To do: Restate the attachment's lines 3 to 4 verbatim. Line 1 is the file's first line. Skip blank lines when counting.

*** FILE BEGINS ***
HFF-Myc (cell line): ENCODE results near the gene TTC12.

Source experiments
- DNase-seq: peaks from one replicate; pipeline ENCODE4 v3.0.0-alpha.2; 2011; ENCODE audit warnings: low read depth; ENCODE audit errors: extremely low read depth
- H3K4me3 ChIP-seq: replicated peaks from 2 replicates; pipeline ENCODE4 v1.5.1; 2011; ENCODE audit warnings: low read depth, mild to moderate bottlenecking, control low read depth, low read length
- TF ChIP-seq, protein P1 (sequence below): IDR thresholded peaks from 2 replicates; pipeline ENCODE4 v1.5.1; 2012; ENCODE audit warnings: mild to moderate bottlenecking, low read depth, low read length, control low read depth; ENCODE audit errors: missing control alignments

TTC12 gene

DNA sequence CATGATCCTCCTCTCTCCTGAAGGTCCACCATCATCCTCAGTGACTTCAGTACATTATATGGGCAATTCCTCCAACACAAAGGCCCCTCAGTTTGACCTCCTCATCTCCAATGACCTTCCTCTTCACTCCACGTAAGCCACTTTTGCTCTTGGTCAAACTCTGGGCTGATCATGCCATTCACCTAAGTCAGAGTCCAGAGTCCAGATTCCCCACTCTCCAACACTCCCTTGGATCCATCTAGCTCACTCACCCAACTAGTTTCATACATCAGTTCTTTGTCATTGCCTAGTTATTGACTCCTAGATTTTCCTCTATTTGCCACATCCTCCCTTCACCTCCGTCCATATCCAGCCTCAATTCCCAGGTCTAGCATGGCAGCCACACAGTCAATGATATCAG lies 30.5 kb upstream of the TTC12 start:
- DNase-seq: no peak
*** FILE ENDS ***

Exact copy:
- DNase-seq: peaks from one replicate; pipeline ENCODE4 v3.0.0-alpha.2; 2011; ENCODE audit warnings: low read depth; ENCODE audit errors: extremely low read depth
- H3K4me3 ChIP-seq: replicated peaks from 2 replicates; pipeline ENCODE4 v1.5.1; 2011; ENCODE audit warnings: low read depth, mild to moderate bottlenecking, control low read depth, low read length